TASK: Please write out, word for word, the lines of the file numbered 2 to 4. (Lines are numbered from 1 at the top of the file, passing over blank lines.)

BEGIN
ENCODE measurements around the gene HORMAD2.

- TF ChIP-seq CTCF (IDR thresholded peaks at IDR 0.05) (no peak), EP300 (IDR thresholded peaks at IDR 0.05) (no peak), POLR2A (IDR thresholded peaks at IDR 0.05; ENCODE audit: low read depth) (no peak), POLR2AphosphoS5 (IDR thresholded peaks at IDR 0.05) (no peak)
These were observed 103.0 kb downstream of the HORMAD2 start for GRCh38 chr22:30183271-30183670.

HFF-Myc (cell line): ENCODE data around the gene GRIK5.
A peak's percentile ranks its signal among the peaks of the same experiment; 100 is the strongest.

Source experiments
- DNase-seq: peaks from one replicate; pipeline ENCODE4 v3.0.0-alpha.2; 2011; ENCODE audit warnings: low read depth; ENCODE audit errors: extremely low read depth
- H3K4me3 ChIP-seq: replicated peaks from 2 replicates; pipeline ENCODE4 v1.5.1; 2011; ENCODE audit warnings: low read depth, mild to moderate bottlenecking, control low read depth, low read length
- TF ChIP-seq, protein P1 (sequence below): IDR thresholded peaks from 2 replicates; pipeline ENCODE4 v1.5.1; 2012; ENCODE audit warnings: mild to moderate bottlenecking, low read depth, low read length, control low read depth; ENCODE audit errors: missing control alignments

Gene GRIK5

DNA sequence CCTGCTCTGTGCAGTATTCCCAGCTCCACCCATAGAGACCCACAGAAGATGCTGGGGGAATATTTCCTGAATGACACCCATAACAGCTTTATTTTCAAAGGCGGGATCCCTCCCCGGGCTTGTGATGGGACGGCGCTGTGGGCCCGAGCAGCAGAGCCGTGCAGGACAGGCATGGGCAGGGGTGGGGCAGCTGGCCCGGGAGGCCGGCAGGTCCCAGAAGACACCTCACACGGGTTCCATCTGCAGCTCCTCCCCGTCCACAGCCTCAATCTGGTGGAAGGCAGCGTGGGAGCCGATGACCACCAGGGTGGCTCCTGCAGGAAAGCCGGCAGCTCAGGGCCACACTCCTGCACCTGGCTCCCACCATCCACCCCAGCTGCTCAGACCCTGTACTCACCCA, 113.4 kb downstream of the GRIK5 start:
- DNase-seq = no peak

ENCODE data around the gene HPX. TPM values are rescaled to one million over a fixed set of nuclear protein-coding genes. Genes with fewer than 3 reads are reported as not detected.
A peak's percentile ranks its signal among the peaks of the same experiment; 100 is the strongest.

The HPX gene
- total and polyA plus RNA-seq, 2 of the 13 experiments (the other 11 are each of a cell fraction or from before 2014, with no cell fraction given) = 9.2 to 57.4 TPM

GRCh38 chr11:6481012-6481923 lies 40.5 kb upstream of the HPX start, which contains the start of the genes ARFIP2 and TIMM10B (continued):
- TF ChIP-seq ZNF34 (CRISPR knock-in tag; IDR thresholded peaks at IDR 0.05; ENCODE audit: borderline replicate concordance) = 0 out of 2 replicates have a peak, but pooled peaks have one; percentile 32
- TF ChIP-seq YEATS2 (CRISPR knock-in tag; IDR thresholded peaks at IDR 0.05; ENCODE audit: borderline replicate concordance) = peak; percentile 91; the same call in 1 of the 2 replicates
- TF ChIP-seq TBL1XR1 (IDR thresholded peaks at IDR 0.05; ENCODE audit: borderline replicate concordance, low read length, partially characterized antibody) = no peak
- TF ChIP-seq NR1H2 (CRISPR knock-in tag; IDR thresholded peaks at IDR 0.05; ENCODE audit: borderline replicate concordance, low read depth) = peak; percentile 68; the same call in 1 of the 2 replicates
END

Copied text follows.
- TF ChIP-seq CTCF (IDR thresholded peaks at IDR 0.05) (no peak), EP300 (IDR thresholded peaks at IDR 0.05) (no peak), POLR2A (IDR thresholded peaks at IDR 0.05; ENCODE audit: low read depth) (no peak), POLR2AphosphoS5 (IDR thresholded peaks at IDR 0.05) (no peak)
These were observed 103.0 kb downstream of the HORMAD2 start for GRCh38 chr22:30183271-30183670.

HFF-Myc (cell line): ENCODE data around the gene GRIK5.